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Selling your property while it's tenanted

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Every property owner wants the selling process to be as seamless and pain-free as possible, but things can get challenging if the property is an investment property and there are tenants occupying it. You have to rely on other people to make sure the property is clean and presentable at all times, and this can be frustrating if their levels of hygiene are not up to your standards.

But remember, the process will be much easier and much less stressful if you work with the tenant and continue to communicate regularly.

Pros and cons of selling your property while it's rented

There are pros and cons to selling a property with tenants, as opposed to selling it while vacant.


  • You’ll continue to receive rent throughout the selling process.
  • If an investor has their eye on your property, they’ll generally be pleased that there is an already existing tenant at settlement. This is because they won’t have to search for someone to rent the space, and also they’ll being receiving rent immediately following settlement.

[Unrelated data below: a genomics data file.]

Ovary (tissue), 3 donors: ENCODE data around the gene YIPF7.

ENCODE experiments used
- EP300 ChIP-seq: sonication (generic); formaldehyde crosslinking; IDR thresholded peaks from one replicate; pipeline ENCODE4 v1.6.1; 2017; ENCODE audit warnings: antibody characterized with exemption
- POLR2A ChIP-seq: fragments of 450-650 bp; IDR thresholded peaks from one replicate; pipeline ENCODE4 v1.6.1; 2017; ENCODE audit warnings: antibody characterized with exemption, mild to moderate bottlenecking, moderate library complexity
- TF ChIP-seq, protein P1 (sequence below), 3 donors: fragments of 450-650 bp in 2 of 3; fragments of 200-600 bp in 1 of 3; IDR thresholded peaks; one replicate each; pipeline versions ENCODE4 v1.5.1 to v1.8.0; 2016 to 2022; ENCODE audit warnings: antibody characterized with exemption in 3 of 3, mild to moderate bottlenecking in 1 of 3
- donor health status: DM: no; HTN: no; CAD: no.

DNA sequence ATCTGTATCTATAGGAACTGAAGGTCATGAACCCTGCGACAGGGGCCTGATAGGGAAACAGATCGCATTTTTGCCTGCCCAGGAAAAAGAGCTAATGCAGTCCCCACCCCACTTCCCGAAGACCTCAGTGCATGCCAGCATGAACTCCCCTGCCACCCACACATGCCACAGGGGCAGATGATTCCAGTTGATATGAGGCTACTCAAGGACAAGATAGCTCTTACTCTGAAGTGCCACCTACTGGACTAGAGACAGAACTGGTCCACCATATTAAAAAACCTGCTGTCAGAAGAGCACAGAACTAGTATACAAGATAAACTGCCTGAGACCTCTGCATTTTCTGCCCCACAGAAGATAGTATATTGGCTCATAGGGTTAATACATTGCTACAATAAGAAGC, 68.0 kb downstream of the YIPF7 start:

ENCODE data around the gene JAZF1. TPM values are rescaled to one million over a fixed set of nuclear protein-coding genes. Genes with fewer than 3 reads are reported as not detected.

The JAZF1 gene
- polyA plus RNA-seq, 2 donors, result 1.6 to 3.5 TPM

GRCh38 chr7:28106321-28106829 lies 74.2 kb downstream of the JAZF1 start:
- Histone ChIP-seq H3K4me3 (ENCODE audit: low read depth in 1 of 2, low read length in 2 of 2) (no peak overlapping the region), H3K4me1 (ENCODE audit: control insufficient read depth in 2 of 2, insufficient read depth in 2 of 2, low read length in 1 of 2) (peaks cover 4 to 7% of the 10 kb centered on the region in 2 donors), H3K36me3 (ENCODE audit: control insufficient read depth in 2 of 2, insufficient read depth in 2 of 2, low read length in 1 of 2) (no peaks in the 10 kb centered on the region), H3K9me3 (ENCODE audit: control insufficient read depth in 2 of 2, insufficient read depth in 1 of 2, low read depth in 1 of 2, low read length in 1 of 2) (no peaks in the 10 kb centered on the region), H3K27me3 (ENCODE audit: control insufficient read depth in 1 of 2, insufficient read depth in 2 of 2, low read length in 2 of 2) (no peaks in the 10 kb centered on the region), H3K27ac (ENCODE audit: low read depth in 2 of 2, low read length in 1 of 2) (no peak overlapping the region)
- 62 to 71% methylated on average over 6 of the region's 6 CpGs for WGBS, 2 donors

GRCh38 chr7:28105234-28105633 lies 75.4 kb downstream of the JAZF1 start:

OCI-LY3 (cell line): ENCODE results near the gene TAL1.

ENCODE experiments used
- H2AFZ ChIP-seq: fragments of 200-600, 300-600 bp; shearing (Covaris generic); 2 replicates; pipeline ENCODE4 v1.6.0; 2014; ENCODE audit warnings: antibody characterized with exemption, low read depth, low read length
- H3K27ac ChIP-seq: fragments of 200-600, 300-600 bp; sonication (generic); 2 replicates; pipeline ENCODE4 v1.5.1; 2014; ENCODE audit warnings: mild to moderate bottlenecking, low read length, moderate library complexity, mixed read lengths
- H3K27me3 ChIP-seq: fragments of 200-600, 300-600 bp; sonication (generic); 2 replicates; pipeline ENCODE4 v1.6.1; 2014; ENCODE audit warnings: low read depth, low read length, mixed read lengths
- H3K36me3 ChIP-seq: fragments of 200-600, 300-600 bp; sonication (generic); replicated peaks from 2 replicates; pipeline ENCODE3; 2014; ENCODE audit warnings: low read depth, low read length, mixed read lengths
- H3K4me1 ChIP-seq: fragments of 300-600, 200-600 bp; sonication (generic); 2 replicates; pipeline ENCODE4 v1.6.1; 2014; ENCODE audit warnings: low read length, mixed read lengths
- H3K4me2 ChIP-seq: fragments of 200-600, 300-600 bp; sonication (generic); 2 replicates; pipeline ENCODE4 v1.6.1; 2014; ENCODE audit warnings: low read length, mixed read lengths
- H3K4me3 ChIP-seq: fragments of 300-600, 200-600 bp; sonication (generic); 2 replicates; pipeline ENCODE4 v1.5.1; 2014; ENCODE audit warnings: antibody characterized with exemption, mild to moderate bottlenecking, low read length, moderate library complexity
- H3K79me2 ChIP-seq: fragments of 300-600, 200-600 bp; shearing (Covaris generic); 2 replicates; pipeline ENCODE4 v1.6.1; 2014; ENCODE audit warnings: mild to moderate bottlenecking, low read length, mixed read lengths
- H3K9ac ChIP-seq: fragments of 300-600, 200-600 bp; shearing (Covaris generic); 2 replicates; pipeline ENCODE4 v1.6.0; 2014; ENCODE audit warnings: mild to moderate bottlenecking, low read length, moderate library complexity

• Generally speaking, legally you must give your tenant 24 hours notice whenever a potential buyer wants to inspect the property, outside of the designated inspection time. This can potentially delay the sale process.
  • You have little to no control over the standard and presentation of the property. Tenants may leave the place untidy or messy simply because they want to delay the sale or they are too lazy to ensure it is cleaned.
  • Tenants may be seen as an inconvenience for buyers who want vacant possession of the property upon settlement.

Tenant's rights when selling your house

Inform the tenant of your plans

The sale process can be quite stressful for your tenants. Not only are they facing the possibility of not being able to live in the property once sold, but the burden is also on them to ensure the property is up to scratch for inspections.

The first step you need to take when you decide to sell your property is to inform the tenants as soon as possible. If you are open and honest with them, you are more likely to get cooperation in return. Plus it gives them time to find an alternative place to live, in case an investor does not buy the property.

It is common to offer the tenant some form of compensation for their troubles. Sometimes this means a reduction in rent for the sale period, other times it means a week or two rent-free. Whatever your decision, this shows that you care about them and that you understand they will need to do a bit more work to ensure the property can be inspected on a weekly basis.

It is possible that your tenant may choose to find another place to live as soon as you inform them of you decision to sell. If this is the case, document the process to show that both parties have agreed and signed for the finalisation of the lease. This means there is no room for confusion and, if anything gets disputed, you have the supporting documents.